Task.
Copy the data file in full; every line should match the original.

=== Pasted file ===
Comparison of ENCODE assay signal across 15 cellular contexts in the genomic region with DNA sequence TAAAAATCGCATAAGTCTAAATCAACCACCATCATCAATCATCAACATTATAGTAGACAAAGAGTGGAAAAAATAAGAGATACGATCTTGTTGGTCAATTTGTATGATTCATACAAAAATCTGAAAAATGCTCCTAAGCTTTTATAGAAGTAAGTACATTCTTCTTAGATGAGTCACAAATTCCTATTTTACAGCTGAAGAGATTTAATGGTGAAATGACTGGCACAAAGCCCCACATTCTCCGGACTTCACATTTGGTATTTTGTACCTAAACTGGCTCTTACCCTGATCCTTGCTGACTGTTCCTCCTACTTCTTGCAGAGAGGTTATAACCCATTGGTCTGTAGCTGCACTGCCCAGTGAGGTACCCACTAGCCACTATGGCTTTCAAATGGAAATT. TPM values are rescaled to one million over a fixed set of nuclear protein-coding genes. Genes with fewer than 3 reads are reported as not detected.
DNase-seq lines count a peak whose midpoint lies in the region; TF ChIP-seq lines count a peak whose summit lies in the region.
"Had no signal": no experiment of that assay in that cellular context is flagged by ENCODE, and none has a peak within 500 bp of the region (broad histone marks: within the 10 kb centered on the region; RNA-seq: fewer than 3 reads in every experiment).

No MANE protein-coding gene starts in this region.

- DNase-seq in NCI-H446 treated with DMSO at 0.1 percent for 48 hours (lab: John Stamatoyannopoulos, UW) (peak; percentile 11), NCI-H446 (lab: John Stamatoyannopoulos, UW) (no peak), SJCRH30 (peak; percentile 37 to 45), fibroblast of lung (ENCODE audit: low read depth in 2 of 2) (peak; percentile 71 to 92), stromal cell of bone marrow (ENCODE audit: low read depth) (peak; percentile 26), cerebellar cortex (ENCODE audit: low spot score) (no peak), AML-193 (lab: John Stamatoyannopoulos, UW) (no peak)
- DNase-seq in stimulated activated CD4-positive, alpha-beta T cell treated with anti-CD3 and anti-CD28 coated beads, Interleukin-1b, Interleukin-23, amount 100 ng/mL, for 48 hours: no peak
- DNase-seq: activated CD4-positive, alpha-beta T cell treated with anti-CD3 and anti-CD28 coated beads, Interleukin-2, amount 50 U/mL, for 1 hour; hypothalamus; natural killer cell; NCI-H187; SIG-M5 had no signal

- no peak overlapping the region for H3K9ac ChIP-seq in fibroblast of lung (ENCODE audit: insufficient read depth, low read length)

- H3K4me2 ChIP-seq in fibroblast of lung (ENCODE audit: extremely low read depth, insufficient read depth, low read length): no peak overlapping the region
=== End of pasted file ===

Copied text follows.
Comparison of ENCODE assay signal across 15 cellular contexts in the genomic region with DNA sequence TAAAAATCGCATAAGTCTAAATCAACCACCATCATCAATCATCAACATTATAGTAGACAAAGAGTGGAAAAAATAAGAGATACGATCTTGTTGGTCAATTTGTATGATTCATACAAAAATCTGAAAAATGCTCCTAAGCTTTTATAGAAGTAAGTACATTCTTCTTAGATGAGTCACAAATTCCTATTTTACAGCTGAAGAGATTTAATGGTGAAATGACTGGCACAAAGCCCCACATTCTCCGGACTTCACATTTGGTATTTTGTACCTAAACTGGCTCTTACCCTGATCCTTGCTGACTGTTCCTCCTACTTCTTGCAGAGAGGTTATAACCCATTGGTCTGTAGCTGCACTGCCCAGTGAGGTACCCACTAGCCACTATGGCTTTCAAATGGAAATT. TPM values are rescaled to one million over a fixed set of nuclear protein-coding genes. Genes with fewer than 3 reads are reported as not detected.
DNase-seq lines count a peak whose midpoint lies in the region; TF ChIP-seq lines count a peak whose summit lies in the region.
"Had no signal": no experiment of that assay in that cellular context is flagged by ENCODE, and none has a peak within 500 bp of the region (broad histone marks: within the 10 kb centered on the region; RNA-seq: fewer than 3 reads in every experiment).

No MANE protein-coding gene starts in this region.

- DNase-seq in NCI-H446 treated with DMSO at 0.1 percent for 48 hours (lab: John Stamatoyannopoulos, UW) (peak; percentile 11), NCI-H446 (lab: John Stamatoyannopoulos, UW) (no peak), SJCRH30 (peak; percentile 37 to 45), fibroblast of lung (ENCODE audit: low read depth in 2 of 2) (peak; percentile 71 to 92), stromal cell of bone marrow (ENCODE audit: low read depth) (peak; percentile 26), cerebellar cortex (ENCODE audit: low spot score) (no peak), AML-193 (lab: John Stamatoyannopoulos, UW) (no peak)
- DNase-seq in stimulated activated CD4-positive, alpha-beta T cell treated with anti-CD3 and anti-CD28 coated beads, Interleukin-1b, Interleukin-23, amount 100 ng/mL, for 48 hours: no peak
- DNase-seq: activated CD4-positive, alpha-beta T cell treated with anti-CD3 and anti-CD28 coated beads, Interleukin-2, amount 50 U/mL, for 1 hour; hypothalamus; natural killer cell; NCI-H187; SIG-M5 had no signal

- no peak overlapping the region for H3K9ac ChIP-seq in fibroblast of lung (ENCODE audit: insufficient read depth, low read length)

- H3K4me2 ChIP-seq in fibroblast of lung (ENCODE audit: extremely low read depth, insufficient read depth, low read length): no peak overlapping the region